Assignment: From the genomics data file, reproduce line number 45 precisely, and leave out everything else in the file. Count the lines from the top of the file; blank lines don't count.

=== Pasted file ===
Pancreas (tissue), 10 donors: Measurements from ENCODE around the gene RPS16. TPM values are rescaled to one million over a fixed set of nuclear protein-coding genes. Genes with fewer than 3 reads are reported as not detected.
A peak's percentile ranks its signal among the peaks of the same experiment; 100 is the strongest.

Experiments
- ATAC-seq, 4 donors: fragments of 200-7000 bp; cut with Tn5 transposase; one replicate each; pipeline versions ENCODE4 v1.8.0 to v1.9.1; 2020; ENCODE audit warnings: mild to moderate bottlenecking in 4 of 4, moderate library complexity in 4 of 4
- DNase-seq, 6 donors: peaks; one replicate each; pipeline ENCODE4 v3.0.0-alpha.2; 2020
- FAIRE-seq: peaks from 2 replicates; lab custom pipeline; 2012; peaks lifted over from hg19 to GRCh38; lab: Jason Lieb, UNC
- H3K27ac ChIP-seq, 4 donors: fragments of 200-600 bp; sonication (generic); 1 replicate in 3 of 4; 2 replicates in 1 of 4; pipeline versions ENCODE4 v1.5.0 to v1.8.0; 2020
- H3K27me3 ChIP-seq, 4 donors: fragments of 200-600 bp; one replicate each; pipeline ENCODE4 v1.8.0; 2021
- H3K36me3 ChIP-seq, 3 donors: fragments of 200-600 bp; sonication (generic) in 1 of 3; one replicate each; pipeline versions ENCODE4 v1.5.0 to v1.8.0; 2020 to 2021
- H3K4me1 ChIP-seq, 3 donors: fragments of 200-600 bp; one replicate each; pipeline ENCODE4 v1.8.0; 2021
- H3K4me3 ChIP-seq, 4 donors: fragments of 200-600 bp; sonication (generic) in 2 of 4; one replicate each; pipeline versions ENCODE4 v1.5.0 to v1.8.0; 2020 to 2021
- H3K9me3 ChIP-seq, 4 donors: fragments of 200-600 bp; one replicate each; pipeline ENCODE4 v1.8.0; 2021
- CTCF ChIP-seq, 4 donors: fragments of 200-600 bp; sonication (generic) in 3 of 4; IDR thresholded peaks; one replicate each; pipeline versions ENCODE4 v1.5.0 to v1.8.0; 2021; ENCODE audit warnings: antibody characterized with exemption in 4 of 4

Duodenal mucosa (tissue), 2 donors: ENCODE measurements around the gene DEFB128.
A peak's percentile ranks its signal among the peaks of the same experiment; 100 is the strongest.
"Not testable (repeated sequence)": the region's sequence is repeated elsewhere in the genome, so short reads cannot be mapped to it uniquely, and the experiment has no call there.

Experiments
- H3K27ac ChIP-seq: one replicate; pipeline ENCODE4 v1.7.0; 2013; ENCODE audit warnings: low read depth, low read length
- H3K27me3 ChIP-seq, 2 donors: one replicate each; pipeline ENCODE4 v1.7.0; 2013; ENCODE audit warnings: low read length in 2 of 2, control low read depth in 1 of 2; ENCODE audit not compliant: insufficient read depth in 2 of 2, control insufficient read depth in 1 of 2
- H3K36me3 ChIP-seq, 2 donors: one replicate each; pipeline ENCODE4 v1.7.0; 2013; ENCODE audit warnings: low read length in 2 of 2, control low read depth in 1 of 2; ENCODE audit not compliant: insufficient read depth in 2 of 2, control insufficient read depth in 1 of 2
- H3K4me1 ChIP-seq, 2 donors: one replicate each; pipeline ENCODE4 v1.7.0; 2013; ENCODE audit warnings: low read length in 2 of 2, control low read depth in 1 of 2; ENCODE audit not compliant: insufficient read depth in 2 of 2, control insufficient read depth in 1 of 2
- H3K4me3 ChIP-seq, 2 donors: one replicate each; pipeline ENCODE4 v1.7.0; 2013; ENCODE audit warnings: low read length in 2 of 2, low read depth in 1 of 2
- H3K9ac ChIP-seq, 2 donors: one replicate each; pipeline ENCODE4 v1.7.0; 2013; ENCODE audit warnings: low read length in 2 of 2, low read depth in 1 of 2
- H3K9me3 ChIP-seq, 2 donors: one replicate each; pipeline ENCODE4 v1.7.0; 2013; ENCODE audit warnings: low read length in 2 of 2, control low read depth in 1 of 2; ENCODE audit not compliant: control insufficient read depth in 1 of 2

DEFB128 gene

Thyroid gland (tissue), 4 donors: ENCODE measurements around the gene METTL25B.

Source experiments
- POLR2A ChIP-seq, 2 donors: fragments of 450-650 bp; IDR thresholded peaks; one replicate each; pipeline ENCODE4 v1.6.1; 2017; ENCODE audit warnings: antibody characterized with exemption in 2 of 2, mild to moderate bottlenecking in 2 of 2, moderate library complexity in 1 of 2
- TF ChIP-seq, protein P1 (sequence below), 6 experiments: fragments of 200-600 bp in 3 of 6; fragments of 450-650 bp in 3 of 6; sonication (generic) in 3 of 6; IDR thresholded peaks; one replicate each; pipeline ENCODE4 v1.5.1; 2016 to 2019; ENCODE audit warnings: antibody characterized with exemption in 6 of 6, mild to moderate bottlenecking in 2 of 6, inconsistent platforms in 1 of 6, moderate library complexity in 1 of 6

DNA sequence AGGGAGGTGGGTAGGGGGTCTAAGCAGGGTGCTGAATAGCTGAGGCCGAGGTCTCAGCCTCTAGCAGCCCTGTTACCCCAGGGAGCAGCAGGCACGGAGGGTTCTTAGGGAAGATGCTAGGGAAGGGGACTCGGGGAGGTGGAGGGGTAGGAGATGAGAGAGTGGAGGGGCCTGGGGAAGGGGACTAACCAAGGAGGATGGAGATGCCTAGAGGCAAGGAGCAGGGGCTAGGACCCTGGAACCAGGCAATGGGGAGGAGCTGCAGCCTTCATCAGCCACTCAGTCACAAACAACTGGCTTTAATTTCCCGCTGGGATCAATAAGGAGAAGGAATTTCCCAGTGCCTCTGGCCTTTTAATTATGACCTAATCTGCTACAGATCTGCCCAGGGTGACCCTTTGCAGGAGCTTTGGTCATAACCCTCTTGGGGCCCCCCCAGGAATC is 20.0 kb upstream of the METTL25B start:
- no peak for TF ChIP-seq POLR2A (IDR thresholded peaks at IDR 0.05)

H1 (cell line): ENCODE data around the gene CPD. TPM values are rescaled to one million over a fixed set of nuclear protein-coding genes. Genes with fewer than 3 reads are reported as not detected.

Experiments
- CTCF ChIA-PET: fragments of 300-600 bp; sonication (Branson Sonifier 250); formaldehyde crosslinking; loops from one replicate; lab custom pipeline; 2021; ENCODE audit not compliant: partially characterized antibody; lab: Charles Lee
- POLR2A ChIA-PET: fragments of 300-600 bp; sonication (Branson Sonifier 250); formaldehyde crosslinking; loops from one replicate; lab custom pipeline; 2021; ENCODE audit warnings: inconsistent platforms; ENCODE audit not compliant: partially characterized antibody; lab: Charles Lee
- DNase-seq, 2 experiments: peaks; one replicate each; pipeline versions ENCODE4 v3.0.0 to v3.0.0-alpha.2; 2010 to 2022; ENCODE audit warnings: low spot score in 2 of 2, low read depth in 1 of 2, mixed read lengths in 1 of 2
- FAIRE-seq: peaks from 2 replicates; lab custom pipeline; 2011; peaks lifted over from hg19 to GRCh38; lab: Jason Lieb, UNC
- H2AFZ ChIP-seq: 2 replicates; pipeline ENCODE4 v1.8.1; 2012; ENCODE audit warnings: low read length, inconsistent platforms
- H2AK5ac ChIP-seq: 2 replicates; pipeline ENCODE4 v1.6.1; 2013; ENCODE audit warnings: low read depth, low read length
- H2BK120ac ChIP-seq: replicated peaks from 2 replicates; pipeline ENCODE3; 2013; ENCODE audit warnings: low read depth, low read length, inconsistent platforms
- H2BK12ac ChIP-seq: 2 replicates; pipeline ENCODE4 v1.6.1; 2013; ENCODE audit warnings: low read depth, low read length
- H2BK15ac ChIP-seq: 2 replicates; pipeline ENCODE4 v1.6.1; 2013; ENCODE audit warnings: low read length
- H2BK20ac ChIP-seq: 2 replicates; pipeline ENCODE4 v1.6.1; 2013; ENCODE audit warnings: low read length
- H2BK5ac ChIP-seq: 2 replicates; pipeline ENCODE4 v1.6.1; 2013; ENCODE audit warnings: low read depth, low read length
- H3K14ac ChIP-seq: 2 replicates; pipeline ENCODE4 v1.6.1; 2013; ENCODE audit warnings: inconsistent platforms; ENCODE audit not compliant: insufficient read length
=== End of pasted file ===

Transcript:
- H3K14ac ChIP-seq: 2 replicates; pipeline ENCODE4 v1.6.1; 2013; ENCODE audit warnings: inconsistent platforms; ENCODE audit not compliant: insufficient read length